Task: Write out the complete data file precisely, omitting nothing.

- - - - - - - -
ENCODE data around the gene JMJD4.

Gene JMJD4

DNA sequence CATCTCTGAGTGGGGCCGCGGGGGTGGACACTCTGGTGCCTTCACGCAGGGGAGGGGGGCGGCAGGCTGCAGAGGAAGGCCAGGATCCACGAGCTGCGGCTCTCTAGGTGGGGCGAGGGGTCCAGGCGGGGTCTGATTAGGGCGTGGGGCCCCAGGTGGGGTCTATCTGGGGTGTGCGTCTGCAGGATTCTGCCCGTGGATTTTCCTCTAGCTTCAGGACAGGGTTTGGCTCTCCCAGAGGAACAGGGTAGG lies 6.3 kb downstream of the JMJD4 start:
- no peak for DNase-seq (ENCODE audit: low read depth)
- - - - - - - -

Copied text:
ENCODE data around the gene JMJD4.

Gene JMJD4

DNA sequence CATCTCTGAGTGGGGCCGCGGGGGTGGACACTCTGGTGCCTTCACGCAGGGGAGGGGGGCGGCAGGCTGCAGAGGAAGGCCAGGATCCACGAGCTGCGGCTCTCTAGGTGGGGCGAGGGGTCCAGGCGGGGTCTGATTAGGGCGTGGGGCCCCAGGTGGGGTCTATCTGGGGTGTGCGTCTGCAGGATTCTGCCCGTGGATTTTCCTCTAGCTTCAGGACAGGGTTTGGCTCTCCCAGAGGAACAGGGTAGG lies 6.3 kb downstream of the JMJD4 start:
- no peak for DNase-seq (ENCODE audit: low read depth)